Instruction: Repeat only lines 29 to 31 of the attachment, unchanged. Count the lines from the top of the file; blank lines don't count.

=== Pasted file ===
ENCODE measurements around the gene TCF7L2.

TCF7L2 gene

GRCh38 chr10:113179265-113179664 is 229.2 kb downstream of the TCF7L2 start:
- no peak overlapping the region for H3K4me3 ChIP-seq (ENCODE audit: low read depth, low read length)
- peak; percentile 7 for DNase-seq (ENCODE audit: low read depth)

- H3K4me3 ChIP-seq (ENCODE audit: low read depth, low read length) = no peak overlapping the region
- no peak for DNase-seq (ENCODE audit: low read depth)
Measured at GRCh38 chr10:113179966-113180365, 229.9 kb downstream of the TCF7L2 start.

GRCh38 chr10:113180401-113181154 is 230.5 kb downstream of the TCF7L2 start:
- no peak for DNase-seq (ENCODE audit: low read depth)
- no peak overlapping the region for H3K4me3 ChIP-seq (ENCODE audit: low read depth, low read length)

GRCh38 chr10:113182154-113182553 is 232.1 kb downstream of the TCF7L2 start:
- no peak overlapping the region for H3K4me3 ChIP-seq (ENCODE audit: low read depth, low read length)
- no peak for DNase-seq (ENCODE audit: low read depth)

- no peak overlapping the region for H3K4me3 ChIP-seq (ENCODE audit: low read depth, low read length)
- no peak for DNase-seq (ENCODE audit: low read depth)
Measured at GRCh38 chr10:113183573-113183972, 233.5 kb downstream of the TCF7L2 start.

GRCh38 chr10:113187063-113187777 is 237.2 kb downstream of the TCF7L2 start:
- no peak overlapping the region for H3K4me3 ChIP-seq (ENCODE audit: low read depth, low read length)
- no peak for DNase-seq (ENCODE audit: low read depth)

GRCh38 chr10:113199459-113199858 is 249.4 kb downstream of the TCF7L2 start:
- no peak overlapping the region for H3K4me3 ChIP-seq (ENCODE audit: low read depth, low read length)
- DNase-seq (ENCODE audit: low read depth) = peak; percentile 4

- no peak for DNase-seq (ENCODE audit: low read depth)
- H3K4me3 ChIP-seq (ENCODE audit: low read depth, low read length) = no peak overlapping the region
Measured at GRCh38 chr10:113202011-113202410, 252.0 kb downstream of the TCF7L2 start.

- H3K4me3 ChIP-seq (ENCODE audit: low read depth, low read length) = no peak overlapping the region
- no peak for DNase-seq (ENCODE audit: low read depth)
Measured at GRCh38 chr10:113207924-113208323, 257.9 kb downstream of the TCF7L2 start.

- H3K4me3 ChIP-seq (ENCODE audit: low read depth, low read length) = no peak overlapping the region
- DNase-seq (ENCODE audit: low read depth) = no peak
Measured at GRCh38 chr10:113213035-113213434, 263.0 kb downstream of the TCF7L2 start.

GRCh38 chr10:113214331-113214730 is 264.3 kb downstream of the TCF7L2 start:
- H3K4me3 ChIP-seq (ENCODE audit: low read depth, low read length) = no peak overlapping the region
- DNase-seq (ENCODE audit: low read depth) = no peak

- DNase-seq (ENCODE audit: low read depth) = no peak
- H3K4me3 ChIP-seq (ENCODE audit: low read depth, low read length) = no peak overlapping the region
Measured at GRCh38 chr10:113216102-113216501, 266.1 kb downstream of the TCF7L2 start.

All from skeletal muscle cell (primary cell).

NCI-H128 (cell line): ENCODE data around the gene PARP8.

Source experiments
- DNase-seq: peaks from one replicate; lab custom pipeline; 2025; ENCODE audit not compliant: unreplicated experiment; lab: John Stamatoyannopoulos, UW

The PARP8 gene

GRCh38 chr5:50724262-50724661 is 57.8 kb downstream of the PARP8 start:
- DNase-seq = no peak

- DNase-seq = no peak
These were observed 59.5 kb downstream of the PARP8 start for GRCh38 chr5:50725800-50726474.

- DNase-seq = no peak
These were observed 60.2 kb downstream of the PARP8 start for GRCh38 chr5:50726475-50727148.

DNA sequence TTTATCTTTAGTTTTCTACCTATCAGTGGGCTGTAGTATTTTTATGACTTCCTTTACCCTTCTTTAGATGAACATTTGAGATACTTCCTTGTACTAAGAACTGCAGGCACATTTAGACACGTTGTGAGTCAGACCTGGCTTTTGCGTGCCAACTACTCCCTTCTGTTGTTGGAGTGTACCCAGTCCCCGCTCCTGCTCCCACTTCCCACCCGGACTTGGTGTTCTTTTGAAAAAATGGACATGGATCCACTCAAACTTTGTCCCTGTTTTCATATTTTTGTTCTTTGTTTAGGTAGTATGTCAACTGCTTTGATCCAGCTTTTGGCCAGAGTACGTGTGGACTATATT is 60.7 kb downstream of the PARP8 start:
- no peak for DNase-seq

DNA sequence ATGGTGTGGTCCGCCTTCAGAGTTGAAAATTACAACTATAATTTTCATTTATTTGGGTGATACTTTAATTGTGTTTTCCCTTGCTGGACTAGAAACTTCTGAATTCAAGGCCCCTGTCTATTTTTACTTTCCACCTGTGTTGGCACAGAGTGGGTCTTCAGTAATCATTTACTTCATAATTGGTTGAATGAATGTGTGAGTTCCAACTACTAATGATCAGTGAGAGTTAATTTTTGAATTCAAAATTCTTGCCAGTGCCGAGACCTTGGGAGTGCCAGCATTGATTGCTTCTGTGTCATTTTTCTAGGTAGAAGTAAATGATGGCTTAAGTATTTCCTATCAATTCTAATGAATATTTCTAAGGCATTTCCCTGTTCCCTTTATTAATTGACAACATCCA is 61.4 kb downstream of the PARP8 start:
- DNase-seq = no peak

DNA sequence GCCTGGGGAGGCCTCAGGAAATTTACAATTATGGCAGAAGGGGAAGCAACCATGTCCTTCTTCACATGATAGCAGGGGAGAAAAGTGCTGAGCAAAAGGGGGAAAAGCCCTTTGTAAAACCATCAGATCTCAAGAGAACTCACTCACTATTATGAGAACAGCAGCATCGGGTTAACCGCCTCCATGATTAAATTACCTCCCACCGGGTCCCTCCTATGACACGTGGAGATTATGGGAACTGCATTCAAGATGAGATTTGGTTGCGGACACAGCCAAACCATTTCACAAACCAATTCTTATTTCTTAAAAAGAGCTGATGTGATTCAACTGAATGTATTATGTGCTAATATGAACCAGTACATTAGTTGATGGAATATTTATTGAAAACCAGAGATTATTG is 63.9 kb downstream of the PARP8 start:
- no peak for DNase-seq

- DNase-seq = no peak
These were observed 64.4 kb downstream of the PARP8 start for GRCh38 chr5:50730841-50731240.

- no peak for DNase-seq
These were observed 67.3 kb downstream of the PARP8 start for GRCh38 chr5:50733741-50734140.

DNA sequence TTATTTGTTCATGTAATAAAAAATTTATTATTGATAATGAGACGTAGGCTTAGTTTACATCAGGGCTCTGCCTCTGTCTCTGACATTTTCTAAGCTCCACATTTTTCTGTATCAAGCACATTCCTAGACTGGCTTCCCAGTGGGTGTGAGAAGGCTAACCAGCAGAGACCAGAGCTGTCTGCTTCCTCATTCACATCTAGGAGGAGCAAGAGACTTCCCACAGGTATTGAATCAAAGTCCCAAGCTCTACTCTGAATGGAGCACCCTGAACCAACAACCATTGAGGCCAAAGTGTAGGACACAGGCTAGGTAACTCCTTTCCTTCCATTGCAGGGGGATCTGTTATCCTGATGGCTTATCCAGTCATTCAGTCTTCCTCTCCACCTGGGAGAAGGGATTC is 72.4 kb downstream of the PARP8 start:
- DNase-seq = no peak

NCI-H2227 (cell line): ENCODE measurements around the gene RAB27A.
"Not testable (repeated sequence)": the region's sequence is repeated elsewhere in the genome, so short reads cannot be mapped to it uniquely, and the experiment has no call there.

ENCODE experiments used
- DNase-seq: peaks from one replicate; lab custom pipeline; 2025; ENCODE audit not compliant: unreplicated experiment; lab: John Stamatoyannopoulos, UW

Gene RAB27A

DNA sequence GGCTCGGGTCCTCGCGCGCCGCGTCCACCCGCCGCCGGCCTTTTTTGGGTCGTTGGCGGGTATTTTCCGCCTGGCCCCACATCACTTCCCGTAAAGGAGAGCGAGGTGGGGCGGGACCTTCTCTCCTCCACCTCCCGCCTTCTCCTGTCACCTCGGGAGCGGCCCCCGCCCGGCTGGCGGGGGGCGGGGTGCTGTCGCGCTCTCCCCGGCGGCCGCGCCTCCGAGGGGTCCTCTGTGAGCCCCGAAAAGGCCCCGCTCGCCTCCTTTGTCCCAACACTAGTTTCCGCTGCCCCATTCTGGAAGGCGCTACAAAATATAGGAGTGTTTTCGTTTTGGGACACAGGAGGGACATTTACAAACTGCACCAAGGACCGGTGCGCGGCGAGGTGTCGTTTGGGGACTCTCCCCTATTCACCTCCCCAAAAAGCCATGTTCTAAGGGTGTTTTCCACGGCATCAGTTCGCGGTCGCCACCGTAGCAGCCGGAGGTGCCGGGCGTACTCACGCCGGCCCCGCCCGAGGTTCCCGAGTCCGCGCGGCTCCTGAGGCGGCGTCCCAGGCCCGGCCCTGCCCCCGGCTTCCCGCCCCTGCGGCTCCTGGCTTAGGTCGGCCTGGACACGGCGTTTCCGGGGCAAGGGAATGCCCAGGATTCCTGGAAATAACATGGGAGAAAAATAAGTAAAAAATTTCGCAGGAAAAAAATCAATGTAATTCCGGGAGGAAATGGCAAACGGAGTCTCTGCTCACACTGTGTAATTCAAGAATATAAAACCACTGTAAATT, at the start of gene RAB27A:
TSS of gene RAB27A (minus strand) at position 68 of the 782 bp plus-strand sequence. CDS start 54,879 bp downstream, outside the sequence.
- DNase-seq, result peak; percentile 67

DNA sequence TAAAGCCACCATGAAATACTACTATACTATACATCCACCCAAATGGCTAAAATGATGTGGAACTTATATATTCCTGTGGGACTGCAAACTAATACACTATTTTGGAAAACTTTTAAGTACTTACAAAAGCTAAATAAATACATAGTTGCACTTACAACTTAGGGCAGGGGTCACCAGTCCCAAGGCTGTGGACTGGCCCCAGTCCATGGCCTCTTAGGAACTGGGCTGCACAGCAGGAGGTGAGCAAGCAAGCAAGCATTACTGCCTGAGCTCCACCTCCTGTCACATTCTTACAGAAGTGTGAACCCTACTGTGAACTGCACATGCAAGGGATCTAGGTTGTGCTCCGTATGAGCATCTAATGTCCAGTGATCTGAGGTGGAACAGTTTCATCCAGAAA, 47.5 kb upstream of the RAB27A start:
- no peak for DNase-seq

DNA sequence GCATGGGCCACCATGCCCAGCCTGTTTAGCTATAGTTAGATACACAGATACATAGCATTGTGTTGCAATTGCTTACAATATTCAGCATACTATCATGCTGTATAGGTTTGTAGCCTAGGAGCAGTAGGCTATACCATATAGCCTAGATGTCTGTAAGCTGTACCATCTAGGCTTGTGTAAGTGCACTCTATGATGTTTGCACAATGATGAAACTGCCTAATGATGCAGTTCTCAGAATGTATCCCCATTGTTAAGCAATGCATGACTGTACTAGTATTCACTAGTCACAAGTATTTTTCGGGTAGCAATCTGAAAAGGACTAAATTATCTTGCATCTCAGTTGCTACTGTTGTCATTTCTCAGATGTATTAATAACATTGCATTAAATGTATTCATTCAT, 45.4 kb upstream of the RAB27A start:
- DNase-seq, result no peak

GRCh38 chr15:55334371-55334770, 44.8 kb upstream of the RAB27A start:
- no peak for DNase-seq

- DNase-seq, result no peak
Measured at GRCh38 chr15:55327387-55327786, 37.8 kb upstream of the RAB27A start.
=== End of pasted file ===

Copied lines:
Measured at GRCh38 chr10:113207924-113208323, 257.9 kb downstream of the TCF7L2 start.

- H3K4me3 ChIP-seq (ENCODE audit: low read depth, low read length) = no peak overlapping the region
- DNase-seq (ENCODE audit: low read depth) = no peak